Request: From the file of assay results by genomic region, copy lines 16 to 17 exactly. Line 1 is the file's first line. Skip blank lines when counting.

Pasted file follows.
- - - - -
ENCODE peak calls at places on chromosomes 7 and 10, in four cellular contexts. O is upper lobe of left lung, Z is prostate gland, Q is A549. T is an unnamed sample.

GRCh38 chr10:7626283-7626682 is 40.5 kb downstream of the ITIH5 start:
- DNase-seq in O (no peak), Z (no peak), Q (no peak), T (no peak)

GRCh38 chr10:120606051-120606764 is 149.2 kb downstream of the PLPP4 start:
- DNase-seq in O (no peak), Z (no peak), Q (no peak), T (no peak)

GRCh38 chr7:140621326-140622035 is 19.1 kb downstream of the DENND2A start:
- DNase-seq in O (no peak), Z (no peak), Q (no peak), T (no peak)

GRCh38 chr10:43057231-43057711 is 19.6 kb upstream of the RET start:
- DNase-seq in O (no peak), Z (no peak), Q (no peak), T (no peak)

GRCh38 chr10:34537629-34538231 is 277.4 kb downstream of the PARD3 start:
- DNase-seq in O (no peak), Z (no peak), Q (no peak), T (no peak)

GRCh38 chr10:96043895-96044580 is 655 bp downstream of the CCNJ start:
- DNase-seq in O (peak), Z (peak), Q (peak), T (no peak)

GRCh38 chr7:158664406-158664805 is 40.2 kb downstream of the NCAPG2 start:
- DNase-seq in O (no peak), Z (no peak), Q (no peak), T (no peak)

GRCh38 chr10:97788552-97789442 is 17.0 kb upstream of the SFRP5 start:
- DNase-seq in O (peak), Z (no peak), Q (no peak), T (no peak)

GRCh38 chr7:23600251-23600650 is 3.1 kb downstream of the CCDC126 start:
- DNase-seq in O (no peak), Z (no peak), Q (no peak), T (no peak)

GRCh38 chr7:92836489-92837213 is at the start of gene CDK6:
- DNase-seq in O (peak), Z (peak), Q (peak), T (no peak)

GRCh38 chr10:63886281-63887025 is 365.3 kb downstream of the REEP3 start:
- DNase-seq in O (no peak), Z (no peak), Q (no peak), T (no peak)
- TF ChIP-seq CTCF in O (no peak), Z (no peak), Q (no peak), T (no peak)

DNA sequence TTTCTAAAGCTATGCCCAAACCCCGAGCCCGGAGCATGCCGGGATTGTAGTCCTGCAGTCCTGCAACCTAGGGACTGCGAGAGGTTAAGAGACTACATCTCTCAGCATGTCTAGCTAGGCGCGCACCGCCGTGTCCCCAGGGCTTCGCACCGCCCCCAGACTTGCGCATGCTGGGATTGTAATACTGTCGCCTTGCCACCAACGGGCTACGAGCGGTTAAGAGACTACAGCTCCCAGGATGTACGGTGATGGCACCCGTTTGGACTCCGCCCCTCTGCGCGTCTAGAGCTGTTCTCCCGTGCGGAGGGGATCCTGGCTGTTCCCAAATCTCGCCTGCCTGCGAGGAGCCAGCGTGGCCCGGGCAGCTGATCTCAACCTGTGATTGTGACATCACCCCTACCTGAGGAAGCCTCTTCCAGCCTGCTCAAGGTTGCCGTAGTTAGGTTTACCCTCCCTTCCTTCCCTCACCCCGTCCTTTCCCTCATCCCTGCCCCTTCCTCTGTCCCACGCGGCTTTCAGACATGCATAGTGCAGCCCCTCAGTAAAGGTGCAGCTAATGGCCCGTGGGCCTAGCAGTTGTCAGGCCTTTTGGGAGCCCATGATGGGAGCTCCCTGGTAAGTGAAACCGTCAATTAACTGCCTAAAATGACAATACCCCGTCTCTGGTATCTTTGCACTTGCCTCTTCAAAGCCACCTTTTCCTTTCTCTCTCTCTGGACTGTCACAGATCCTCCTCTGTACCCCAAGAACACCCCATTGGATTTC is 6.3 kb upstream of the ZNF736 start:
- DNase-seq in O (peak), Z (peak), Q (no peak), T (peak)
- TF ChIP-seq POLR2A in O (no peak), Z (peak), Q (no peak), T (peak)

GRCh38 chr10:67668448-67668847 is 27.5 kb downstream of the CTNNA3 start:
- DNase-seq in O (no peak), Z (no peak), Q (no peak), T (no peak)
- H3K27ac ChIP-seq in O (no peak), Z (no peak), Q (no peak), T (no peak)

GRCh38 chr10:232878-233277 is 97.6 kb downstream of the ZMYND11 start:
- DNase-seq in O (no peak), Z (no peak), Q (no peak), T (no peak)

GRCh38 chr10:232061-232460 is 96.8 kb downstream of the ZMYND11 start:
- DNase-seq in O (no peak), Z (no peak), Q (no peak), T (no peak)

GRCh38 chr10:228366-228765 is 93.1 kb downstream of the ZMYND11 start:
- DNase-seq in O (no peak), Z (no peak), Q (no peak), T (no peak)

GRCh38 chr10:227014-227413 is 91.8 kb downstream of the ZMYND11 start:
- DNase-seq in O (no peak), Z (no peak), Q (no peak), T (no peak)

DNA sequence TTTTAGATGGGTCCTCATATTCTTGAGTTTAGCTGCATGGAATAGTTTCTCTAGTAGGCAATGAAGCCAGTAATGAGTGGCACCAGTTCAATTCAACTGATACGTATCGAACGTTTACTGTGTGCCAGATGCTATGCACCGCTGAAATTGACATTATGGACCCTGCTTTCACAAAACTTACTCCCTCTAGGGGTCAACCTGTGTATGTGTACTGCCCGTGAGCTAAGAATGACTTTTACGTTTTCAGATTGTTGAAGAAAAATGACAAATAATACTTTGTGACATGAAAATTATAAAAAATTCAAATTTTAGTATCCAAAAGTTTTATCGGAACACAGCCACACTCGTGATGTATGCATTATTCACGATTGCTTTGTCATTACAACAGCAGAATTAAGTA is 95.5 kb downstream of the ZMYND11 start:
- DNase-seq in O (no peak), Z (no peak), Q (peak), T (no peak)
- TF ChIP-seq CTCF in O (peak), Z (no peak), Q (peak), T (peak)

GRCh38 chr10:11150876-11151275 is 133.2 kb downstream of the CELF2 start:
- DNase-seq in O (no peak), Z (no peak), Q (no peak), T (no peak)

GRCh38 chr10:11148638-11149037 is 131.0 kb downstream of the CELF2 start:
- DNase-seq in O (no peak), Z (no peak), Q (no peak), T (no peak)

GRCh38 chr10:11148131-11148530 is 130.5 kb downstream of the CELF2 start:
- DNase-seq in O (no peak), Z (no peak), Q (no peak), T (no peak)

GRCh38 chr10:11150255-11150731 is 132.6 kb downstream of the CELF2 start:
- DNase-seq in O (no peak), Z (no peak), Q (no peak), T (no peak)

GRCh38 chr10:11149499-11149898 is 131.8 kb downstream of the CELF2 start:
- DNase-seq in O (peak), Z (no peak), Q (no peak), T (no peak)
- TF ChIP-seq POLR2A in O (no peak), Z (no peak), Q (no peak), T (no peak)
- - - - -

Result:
GRCh38 chr10:97788552-97789442 is 17.0 kb upstream of the SFRP5 start:
- DNase-seq in O (peak), Z (no peak), Q (no peak), T (no peak)